Recovered memory therapy continues to be a controversial topic, with experts debating about whether it is valid. As a legal matter, this controversy has slowly spilled over into an increased risk of liability for the therapist who chooses to use the technique. More and more states are holding that parents of children who recover memories of sexual abuse can sue the child’s therapist because the therapist has helped to create false allegations against them. Michigan is the latest jurisdiction to affirm the right of a child’s parent to sue the child’s therapist. 1
The patient, “K” began seeing a licensed professional counselor in Michigan after her family discovered that she had been sexually abused by a family friend. After the counseling began, however, K had a first-time revelation that her father had been sexually abusing her since she was five years old. K’s parents maintained that these memories were patently false.
The therapist eventually reported the suspected sexual abuse to the appropriate authorities, who initiated an investigation. After both the Department of Human Services and the local police completed an investigation, no further action was taken, nor were charges brought, apparently due to lack of any substantiating evidence.
K’s parents then sued the therapist, claiming that the therapist had treated their daughter with “recovered memory therapy.” The therapist tried to get the suit dismissed, arguing that she did not have a duty to the parents, who were not her patients, but only to K. (Obviously, if the patient herself thought that the memories were false, the patient could file a lawsuit for the pain and suffering that having such memories would cause.) The question for the court was whether a mental health professional did have such a duty. Ultimately, the court ruled that mental health professionals in Michigan owe a duty of care to third persons who might foreseeably be harmed by the professional’s use of techniques that cause his or her patient to have false memories of sexual abuse. Specifically, the court held only that such a duty extended to the patient’s parents, leaving for another day whether the duty should be extended to other persons who might foreseeably be harmed, such as a pastor or teacher.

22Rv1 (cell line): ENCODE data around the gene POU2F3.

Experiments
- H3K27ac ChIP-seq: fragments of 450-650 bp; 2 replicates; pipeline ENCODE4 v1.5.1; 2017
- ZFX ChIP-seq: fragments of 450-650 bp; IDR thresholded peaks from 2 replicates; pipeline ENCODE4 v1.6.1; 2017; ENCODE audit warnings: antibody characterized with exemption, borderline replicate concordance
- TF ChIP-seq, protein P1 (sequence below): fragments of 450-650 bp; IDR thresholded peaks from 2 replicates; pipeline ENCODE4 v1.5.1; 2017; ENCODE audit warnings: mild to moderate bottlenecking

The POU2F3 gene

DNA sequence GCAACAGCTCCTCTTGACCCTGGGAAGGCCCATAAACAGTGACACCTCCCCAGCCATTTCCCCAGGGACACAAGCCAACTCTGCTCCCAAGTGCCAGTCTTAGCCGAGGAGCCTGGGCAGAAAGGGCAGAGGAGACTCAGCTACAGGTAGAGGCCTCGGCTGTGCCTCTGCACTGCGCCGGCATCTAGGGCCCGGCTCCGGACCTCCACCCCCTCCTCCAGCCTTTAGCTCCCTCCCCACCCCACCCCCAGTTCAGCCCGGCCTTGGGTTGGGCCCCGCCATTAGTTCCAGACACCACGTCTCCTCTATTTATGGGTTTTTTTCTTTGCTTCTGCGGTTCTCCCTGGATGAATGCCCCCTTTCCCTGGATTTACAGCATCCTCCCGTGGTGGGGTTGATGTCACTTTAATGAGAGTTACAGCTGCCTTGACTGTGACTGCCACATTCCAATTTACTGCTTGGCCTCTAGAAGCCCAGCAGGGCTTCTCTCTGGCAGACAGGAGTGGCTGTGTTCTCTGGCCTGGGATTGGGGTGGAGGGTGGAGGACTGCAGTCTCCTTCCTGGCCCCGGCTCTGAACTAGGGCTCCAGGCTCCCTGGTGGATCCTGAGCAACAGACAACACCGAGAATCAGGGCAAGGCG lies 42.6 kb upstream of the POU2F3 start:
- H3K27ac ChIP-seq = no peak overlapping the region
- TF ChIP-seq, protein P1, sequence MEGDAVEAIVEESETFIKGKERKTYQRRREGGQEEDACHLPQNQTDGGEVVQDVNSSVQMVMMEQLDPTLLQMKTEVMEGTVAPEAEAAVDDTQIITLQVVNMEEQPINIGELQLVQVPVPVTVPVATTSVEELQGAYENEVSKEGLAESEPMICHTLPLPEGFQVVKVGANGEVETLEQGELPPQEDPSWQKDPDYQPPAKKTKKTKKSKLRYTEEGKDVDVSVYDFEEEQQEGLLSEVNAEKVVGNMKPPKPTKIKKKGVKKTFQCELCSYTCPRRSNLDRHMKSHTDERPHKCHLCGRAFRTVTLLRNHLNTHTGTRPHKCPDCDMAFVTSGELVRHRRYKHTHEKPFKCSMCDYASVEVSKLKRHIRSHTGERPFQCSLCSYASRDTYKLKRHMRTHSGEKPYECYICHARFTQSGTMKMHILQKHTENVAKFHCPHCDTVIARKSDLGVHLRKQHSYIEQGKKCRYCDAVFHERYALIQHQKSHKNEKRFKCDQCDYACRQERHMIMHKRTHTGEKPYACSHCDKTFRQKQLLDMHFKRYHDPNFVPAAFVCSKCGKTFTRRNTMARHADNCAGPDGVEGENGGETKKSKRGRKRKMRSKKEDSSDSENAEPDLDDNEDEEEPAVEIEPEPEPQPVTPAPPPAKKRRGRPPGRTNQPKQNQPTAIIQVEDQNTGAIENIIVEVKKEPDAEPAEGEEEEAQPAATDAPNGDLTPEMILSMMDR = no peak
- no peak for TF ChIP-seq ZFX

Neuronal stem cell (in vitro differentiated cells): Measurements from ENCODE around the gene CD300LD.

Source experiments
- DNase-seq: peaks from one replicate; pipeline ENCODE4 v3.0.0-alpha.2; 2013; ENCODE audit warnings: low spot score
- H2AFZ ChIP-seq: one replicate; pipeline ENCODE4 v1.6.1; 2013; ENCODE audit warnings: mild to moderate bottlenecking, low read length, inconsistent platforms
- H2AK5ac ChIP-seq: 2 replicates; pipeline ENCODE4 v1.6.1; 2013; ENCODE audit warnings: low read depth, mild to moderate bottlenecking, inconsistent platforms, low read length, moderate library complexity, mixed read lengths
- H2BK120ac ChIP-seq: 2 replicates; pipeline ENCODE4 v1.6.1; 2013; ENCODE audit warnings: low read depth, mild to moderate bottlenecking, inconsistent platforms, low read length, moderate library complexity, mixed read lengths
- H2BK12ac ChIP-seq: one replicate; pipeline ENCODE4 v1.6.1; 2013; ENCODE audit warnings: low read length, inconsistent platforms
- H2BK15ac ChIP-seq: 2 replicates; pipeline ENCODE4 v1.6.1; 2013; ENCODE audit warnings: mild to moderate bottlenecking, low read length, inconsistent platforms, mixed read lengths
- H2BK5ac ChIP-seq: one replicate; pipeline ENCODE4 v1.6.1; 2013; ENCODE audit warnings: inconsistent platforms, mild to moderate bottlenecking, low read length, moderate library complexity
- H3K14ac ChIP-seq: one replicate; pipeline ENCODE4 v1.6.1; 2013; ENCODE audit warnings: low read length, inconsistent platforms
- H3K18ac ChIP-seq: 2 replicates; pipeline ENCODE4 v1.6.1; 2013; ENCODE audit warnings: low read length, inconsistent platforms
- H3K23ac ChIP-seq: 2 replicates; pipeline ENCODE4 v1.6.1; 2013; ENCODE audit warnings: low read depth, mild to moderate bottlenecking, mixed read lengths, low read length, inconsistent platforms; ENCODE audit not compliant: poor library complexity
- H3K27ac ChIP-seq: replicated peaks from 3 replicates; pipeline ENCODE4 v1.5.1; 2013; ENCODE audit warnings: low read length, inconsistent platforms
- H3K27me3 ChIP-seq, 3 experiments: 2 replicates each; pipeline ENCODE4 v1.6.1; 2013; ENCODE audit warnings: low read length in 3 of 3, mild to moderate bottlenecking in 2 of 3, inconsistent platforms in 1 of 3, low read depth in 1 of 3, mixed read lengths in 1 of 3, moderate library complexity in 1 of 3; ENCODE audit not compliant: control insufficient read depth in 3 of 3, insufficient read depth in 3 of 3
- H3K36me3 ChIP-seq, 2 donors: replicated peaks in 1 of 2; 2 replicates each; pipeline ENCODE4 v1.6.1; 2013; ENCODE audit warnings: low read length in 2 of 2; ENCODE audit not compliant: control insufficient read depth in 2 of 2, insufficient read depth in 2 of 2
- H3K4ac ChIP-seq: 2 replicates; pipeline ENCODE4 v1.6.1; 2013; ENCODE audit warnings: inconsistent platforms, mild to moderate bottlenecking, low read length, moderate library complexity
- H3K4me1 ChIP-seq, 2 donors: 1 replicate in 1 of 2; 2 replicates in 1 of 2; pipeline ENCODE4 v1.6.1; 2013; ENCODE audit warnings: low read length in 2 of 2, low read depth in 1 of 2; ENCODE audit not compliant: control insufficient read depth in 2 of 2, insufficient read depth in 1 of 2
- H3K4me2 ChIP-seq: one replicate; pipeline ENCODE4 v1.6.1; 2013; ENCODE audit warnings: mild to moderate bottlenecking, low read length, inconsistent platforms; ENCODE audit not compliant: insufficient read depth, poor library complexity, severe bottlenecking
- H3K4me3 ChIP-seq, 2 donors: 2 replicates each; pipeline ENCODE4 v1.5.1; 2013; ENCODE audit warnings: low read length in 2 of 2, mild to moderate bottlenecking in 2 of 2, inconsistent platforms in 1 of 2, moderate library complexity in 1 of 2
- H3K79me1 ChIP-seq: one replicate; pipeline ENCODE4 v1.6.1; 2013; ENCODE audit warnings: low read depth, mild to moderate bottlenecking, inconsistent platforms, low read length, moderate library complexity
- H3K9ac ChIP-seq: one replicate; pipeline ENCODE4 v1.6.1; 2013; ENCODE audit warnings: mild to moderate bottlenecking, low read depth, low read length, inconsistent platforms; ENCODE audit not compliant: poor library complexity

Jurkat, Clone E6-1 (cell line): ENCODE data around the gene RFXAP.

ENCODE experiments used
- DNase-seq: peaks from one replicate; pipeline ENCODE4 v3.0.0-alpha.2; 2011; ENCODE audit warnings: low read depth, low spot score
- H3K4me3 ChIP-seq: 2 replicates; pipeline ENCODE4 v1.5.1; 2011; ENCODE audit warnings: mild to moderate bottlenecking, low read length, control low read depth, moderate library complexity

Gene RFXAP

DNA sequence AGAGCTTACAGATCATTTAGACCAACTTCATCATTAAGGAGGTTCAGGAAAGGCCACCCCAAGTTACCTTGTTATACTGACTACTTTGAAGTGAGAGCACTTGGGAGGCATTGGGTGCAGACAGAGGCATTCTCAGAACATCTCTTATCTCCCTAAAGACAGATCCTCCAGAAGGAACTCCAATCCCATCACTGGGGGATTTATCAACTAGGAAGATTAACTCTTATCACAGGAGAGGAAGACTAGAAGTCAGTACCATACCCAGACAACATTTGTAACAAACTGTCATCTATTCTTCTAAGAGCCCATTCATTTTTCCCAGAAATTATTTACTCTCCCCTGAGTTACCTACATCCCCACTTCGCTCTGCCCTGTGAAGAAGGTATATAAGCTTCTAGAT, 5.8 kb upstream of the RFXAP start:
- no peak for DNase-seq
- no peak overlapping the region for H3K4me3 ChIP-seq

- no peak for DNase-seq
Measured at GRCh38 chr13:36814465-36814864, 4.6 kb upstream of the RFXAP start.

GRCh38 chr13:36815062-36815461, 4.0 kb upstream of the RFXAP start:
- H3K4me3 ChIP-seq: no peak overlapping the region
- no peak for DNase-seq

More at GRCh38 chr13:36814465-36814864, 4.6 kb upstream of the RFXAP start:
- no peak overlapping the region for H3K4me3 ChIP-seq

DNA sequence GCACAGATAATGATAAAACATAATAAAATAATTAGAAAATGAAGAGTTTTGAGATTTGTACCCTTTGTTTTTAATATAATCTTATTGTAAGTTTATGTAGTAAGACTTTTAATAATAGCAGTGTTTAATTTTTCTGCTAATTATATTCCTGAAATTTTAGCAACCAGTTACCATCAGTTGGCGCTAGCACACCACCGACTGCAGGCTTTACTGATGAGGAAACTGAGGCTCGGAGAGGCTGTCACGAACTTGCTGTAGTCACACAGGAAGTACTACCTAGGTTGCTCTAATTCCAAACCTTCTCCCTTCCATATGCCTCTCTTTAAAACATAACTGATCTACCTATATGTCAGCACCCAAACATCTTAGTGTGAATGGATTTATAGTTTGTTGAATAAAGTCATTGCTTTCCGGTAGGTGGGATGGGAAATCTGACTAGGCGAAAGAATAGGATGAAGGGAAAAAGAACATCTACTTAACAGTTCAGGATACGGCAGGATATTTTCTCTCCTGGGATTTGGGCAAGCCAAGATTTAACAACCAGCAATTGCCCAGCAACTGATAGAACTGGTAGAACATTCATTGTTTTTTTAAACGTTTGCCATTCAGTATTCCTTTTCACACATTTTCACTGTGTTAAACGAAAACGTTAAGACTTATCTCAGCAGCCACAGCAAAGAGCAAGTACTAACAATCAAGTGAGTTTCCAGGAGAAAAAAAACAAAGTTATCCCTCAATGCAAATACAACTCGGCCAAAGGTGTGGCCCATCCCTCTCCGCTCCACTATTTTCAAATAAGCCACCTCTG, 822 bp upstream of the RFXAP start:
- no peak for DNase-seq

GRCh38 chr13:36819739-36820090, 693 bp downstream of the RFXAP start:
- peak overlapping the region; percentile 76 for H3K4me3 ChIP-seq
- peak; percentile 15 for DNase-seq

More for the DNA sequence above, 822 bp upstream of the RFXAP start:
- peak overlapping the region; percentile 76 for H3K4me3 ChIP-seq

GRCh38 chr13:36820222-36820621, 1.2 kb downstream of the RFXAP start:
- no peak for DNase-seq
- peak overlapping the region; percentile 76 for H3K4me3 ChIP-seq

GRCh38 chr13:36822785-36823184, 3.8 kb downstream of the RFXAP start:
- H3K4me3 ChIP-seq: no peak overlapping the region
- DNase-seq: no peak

The Michigan Supreme Court agreed to review this decision. But just recently, after oral argument was held in the case, the Court changed course and decided not to weigh in on the debate. The court noted in its order: “we are no longer persuaded that the questions presented should be reviewed by this Court.” 2 That means the lower court’s ruling stands as the law in Michigan.
Michigan is not the only state to recognize that therapists may owe a duty to non-patients in certain contexts. States like Washington, Wisconsin, New Hampshire, and Colorado have all noted that mental health professionals owe a duty of care to a patient’s parents, arising from the treatment of the patient. But the Michigan case contained an extensive discussion about the controversy surrounding recovered memory therapy in the context of sexual abuse, and its decision seemed to turn on the dangers it deemed inherent in such therapy, obviously seeing it as a problematic approach. For now, at least in Michigan, the courts have essentially cautioned therapists in the state to use it “at your own risk.”
1 Roberts v. Salmi, 866 N.W.2d 460 (Mich. App. 2014).
2 Roberts v. Salmi, No. 150919 (Mich. May 6, 2016).
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